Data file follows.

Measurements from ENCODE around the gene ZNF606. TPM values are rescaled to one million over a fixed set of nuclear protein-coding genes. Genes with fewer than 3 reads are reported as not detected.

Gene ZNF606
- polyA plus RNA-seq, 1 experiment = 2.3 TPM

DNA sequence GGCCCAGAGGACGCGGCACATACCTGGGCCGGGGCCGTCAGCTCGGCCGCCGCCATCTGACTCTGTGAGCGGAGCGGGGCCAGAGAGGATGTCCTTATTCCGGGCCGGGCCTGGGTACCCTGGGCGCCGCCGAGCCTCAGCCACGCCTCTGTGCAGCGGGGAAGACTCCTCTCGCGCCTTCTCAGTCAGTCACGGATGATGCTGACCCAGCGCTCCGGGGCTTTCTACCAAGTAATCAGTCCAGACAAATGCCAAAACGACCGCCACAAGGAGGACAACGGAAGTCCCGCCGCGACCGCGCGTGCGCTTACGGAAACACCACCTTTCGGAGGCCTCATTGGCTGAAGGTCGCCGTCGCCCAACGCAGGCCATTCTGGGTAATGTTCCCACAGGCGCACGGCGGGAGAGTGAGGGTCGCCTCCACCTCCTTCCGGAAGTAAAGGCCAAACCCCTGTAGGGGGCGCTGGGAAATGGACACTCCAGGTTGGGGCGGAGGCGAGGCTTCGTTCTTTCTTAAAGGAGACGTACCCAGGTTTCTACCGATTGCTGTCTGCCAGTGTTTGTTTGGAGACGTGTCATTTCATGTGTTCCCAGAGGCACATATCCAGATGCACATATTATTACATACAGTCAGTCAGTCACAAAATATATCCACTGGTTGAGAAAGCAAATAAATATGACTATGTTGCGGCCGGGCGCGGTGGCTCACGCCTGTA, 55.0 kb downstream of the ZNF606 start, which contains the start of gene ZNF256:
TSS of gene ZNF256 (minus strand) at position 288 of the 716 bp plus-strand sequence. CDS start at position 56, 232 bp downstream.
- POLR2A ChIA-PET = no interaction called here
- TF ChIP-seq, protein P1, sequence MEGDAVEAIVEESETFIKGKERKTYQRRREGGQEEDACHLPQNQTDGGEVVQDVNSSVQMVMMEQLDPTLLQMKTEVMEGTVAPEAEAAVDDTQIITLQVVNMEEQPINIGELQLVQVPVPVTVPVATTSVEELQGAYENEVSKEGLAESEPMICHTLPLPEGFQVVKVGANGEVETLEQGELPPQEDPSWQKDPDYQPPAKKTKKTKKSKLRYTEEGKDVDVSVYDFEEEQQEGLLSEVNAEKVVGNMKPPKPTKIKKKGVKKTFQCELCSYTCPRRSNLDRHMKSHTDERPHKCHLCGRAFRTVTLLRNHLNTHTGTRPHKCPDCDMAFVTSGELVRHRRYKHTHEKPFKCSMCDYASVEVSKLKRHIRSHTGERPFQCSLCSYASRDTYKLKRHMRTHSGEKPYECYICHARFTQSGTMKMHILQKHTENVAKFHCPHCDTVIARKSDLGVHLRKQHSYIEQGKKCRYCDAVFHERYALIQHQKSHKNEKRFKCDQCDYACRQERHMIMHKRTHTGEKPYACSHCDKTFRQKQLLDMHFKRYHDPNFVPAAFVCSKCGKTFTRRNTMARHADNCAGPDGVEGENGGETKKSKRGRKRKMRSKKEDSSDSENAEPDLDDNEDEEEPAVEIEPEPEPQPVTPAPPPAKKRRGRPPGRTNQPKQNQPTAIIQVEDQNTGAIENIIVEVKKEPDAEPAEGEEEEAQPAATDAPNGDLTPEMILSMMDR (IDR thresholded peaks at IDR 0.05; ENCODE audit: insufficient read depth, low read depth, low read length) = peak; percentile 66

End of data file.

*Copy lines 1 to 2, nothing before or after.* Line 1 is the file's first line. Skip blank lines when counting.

Measurements from ENCODE around the gene ZNF606. TPM values are rescaled to one million over a fixed set of nuclear protein-coding genes. Genes with fewer than 3 reads are reported as not detected.

Gene ZNF606